Bennett enters fray in Kotel deal controversy

Bennett to send cabinet secretary to meet Reform and Conservative reps, Jewish Agency selection process moving forward, despite Lapid failing to meet deadlines.

A standoff between a Orthodox man and a member of Women of the Wall takes place at the Western Wall on Friday morning. (photo credit: MARC ISRAEL SELLEM/THE JERUSALEM POST)
A standoff between a Orthodox man and a member of Women of the Wall takes place at the Western Wall on Friday morning.
(photo credit: MARC ISRAEL SELLEM/THE JERUSALEM POST)

Prime Minister Naftali Bennett plans to intervene in resolving the dispute over the controversial Western Wall agreement next week by sending his cabinet secretary, Shalom Shlomo, to meet with representatives of the Reform and Conservative movements next Tuesday or Wednesday.

The meeting was promised to Labor MK Gilad Kariv in return for his agreement to temporarily avoid attending the services of the Women of the Wall at the Kotel and avoid tension at the holy site.

“We aren’t yet at the stage of the government returning to adopting the Kotel framework, but Bennett cannot avoid dealing with the issue anymore,” a source involved in the process said.

The government is obligated to provide an update on the implementation of the Western Wall agreement to the Supreme Court by the beginning of next week.

As part of President Isaac Herzog’s efforts to foster a discourse of unity and moderation between all parts of Israeli society, including actors involved in the matter of prayer at the Western Wall Plaza, the president met on Wednesday with Kariv, who represents the Reform Movement; with MK Alon Tal (Blue and White), who is Conservative; and with other representatives of the Reform and Masorti (Conservative) movements and the Women of the Wall.

 Members of the Women of the Wall movement hold Rosh Hodesh prayers at the Western Wall in Jerusalem Old City, November 5, 2021.  (credit: OLIVIER FITOUSSI/FLASH90) Members of the Women of the Wall movement hold Rosh Hodesh prayers at the Western Wall in Jerusalem Old City, November 5, 2021. (credit: OLIVIER FITOUSSI/FLASH90)

In the meeting, Herzog listened to the positions and suggestions of the representatives of the different movements. The president emphasized that he wishes to lower temperatures in order to prevent baseless hatred at the site. He condemned all manifestations of physical and verbal violence and said there is a need for responsibility, restraint and efforts to find ways for all parts of our nation, in Israel and the Diaspora, to move forward peacefully.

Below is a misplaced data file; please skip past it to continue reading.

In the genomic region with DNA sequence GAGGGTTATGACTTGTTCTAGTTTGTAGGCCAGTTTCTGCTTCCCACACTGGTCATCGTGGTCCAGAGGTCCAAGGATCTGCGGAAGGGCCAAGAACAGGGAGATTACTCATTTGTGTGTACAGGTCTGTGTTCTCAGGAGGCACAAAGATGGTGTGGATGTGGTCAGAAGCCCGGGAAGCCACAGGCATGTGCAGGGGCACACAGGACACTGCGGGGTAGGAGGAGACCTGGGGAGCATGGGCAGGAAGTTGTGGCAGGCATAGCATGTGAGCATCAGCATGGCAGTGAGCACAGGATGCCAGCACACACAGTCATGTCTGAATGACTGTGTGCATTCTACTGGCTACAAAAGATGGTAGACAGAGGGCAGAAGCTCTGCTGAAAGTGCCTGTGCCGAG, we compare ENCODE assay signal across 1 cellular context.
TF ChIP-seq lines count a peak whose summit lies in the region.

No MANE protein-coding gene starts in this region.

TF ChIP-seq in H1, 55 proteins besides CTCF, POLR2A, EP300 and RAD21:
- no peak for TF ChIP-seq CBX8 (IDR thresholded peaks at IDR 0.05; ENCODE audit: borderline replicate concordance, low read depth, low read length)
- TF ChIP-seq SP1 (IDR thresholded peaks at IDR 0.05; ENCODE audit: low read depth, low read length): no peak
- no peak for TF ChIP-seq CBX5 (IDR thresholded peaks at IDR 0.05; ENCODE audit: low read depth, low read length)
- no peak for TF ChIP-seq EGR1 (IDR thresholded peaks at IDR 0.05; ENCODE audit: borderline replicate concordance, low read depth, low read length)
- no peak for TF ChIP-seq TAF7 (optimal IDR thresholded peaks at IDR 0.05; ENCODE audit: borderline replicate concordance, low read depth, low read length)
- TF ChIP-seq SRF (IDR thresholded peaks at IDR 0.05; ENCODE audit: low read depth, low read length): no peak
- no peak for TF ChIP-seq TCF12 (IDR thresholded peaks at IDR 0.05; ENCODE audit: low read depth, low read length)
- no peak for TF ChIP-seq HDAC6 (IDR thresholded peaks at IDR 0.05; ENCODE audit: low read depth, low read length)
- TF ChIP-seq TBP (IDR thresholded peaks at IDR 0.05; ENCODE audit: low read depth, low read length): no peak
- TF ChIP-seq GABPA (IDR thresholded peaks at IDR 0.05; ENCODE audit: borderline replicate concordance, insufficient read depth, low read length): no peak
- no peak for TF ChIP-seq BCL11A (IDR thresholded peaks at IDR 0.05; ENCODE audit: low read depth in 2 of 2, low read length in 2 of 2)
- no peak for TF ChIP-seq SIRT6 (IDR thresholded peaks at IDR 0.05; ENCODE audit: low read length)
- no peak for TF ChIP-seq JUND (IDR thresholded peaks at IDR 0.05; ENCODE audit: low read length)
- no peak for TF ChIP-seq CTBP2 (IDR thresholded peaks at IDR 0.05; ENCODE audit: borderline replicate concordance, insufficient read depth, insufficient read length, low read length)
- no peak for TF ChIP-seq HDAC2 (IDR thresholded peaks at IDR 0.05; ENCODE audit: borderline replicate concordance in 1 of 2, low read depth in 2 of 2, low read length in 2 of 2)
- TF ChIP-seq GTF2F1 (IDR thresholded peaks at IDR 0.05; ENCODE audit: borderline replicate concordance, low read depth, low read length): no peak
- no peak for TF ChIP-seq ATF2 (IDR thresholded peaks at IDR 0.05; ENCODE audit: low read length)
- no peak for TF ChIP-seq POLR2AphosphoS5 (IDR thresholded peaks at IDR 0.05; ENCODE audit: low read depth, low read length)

The Western Wall agreement passed by cabinet resolution in 2016, but was indefinitely suspended by the same government in 2017. It would have seen the current prayer platform for non-Orthodox prayers at the Robinson Arch area at the southern end of the Western Wall designated in law as a prayer space for non-Orthodox worship, and would have given representatives of the Reform and Conservative movements a place on the site’s governing committee. At the same time, the central Western Wall plaza would be designated in law as a place for Orthodox prayer only.

Meanwhile, in another sensitive matter for Diaspora Jewry, the Jewish Agency chairmanship selection committee met on Tuesday and decided to move forward with the selection process, despite Alternate Prime Minister Yair Lapid’s failure to present the government’s candidate. It was the third time Lapid failed to meet a deadline on the issue.

The committee set additional meetings in December and January to narrow down the list of candidates. In addition to the eight candidates who have been listed for months, former Haifa mayor Yona Yahav, nuclear physicist Vladmir Herczberg and another candidate have joined the race. Lapid could still field a candidate as well.

“There is frustration in both the selection committee and among the candidates that a process that was supposed to be organized and transparent has been far from it,” one of the candidates said.

Agency chairmanship candidate Michael Oren made a controversial statement on Wednesday when he told Radio 103 FM that “what caused the Iranians to expedite the [nuclearization] process and violate all the agreements was the election of [US President Joe] Biden.”

Asked if their decision was also impacted by the election of Bennett, Oren said he did not think so.

“As someone who has been intimately involved in the Iran issue for 15 years, I feel compelled to interview about it at this critical juncture and clear up some misunderstandings,” he said. 

Jeremy Sharon contributed to this report.